Sights & Sounds Presents Wilco: ‘Wilco (The Album)’ by Stephanie Brown

Stephanie Brown

Last year, I started Sights & Sounds to expand upon what the Desktop Wallpaper Project could be. I loved the idea of an artist summing up the sound of an album with a single image, their interpretation of what a collection of songs looked like. And now here we are with our final Wilco wallpaper by Stephanie Brown for Wilco (The Album).

Stephanie is an incredibly talented painter and, when Joe suggested her name for the series, I thought, “Wow, that would be amazing if we could get her.” To me, her art is beyond good: it’s stunning. She also seems like a really rad person, as evidenced by the fact that she recently tattooed herself, a 3 hour process in which she almost passed out. A painter and a bad ass.

Wilco (The Album) is the band’s most recent album, which came out in 2009. I thought this was a great album, but it falls behind some of their albums for me. That said, some of the songs on the album are some of the best they’ve ever written, specifically You and I with Feist. I can’t tell you how many times I’ve listened to that song. I also really enjoy Deep Down, which reminds me of The Beatles in the best way, and I’ll Fight, with it’s country twang.

Here’s how Stephanie describes her wallpaper:

Wilco (The Album)‘s themes seem to revolve around struggle. A couple in You and I who are grasping to keep a relationship together, the bleak aftermath of a man who killed his girlfriend in Bull Black Nova, a physical altercation in Deeper Down. Throughout these vignettes it seems that the greatest struggle is to find meaning in sometimes meaningless strife, and ends in choosing to accept both the dark and the light for what they are worth. At first glance this album comes off as cheeky, because of its album art and oddly self aware title track, but the more time I spent with it, the more I grew to love it. So I used the language that I know best: two snakes, both the good and the bad, entangled with one another in an endless deadlock.”

A huge thanks to Stephanie for her beautiful contribution and fitting ending to a beautiful series of wallpapers. Be sure to stay tuned for the announcement of the next series of Sights & Sounds, which should start some time next month. The musical artist has already been chosen and all of the wallpapers are ready–but I want to give a little breathing room between projects.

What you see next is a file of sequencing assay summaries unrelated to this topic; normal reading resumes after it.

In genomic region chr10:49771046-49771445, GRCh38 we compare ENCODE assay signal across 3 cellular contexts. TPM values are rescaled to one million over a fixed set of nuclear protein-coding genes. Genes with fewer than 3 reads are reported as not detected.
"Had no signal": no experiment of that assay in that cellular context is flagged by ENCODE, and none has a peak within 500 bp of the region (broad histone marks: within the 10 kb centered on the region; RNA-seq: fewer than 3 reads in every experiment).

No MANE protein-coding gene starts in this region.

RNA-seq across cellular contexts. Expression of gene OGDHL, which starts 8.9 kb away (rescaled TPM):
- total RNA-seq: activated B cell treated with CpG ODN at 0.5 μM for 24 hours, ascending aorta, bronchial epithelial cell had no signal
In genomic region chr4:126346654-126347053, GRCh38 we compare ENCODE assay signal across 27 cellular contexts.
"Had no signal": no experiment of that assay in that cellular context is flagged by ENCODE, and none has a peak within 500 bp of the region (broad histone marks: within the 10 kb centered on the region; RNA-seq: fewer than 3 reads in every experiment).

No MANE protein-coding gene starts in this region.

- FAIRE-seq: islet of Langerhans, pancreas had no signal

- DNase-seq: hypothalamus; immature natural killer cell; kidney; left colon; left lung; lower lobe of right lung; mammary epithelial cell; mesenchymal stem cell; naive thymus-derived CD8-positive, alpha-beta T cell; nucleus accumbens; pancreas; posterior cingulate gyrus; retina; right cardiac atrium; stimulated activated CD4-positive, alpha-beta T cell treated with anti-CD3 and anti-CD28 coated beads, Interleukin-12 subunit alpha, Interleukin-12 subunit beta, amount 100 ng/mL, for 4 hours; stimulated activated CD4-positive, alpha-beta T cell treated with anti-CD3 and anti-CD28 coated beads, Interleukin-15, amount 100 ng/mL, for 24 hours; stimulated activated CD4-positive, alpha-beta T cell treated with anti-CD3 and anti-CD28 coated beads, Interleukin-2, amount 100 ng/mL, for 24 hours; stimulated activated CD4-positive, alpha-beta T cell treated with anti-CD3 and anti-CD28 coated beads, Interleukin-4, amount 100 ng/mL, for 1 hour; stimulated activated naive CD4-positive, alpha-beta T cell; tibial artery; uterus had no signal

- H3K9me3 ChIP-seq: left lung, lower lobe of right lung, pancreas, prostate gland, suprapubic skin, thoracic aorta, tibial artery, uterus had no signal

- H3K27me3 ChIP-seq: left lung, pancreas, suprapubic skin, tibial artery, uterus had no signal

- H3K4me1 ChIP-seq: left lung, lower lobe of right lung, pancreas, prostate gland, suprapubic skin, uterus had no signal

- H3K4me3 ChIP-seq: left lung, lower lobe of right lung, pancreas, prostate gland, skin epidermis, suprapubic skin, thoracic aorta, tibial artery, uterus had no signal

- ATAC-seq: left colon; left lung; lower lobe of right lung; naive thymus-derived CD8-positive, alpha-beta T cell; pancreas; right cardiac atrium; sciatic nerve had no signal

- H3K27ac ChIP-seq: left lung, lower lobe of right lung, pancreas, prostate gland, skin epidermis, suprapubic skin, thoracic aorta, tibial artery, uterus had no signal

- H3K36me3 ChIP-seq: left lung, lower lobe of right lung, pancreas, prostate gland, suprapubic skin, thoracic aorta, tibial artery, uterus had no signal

Bobby

Bobby Solomon

January 26, 2011 / By

Kafka, Redesigned and Reconsidered by Peter Mendelsund

Kafka Redesigned by Peter Mendelsund

Kafka Redesigned by Peter Mendelsund

Kafka Redesigned by Peter Mendelsund

I figure with The Great Gatsby Re-Covered Project coming to an end on Friday it makes sense to feature another redesign for a major author, Franz Kafka. Peter Menelsund is art director at the book publishing company Knopf, who also own the rights to all of Kafka’s novels. Technically these are being released by Pantheon, a subsidiary of Knopf Double Day, which Menelsund is also taking over art directing duties on. Anyhow, he’s had the chance to redesign all of Kafka’s novels and I think they look stunning. Eye-catching, if you don’t mind the horrible pun. Here’s what he has to say about the designs:

So, as you can see, I’ve gone with eyes here (not the first or last time I will use an eye as a device on a jacket-book covers are, after all, faces, both literally and figuratively, of the books they wrap). I find eyes, taken in the singular, create intimacy, and in the plural instill paranoia. This seemed a good combo for Kafka- who is so very adept at the portrayal of the individual, as well as the portrayal of the persecution of the individual.

I also opted for color. It needs saying that Kafka’s books are, among other things, funny, sentimental, and in their own way, yea-saying. I am so weary of the serious Kafka, the pessimist Kafka. Kafkaesque has become synonymous with the machinations of anonymous bureaucracy- but, of course, Kafka was a satirist (ironist, exaggerator) of the bureaucratic, and not an organ of it. Because of this mischaracterization, Kafka’s books have a tendency to be jacketed in either black, or in some combination of colors I associate with socialist realism, constructivism, or fascism- i.e. black, beige and red. Part of the purpose of this project for me, was to let some of the sunlight back in. In any case, hopefully these colors, though bright, are not without tension.